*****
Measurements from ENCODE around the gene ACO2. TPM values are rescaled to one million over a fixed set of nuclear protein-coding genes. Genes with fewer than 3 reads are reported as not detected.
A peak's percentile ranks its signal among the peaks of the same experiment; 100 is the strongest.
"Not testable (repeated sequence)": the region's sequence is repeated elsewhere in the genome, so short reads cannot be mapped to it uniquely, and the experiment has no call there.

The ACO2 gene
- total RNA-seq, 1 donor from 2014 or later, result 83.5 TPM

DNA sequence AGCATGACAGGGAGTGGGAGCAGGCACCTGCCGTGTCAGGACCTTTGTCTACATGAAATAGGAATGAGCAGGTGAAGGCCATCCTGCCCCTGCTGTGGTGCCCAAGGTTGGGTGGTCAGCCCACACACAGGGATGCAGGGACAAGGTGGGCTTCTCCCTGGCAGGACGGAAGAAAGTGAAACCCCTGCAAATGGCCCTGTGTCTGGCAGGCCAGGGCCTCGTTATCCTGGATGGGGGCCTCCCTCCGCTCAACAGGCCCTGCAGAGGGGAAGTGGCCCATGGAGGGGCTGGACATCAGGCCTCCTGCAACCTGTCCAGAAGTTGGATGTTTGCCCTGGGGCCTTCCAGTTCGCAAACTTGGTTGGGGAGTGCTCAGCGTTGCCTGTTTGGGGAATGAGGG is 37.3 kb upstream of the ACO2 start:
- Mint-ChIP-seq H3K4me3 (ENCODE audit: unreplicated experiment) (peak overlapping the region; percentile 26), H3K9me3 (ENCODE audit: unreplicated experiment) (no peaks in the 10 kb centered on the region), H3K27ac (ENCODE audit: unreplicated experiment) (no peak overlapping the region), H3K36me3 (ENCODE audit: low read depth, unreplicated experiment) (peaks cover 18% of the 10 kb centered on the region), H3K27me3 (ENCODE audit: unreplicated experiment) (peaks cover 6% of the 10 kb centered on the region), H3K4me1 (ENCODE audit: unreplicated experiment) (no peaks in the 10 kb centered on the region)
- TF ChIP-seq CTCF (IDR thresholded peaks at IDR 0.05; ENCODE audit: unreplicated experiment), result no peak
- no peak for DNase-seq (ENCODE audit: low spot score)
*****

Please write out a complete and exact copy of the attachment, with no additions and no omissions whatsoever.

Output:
Measurements from ENCODE around the gene ACO2. TPM values are rescaled to one million over a fixed set of nuclear protein-coding genes. Genes with fewer than 3 reads are reported as not detected.
A peak's percentile ranks its signal among the peaks of the same experiment; 100 is the strongest.
"Not testable (repeated sequence)": the region's sequence is repeated elsewhere in the genome, so short reads cannot be mapped to it uniquely, and the experiment has no call there.

The ACO2 gene
- total RNA-seq, 1 donor from 2014 or later, result 83.5 TPM

DNA sequence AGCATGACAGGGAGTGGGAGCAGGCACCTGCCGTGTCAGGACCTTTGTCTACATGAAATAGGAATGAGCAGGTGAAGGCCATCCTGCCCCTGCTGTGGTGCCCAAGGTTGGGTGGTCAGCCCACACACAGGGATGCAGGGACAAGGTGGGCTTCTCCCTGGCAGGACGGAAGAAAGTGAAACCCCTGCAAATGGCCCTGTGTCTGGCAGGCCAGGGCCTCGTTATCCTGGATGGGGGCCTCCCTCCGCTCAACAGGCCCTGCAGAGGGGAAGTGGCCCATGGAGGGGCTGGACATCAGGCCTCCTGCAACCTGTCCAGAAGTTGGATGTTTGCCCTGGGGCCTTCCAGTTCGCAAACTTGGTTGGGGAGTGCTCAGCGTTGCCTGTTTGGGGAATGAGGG is 37.3 kb upstream of the ACO2 start:
- Mint-ChIP-seq H3K4me3 (ENCODE audit: unreplicated experiment) (peak overlapping the region; percentile 26), H3K9me3 (ENCODE audit: unreplicated experiment) (no peaks in the 10 kb centered on the region), H3K27ac (ENCODE audit: unreplicated experiment) (no peak overlapping the region), H3K36me3 (ENCODE audit: low read depth, unreplicated experiment) (peaks cover 18% of the 10 kb centered on the region), H3K27me3 (ENCODE audit: unreplicated experiment) (peaks cover 6% of the 10 kb centered on the region), H3K4me1 (ENCODE audit: unreplicated experiment) (no peaks in the 10 kb centered on the region)
- TF ChIP-seq CTCF (IDR thresholded peaks at IDR 0.05; ENCODE audit: unreplicated experiment), result no peak
- no peak for DNase-seq (ENCODE audit: low spot score)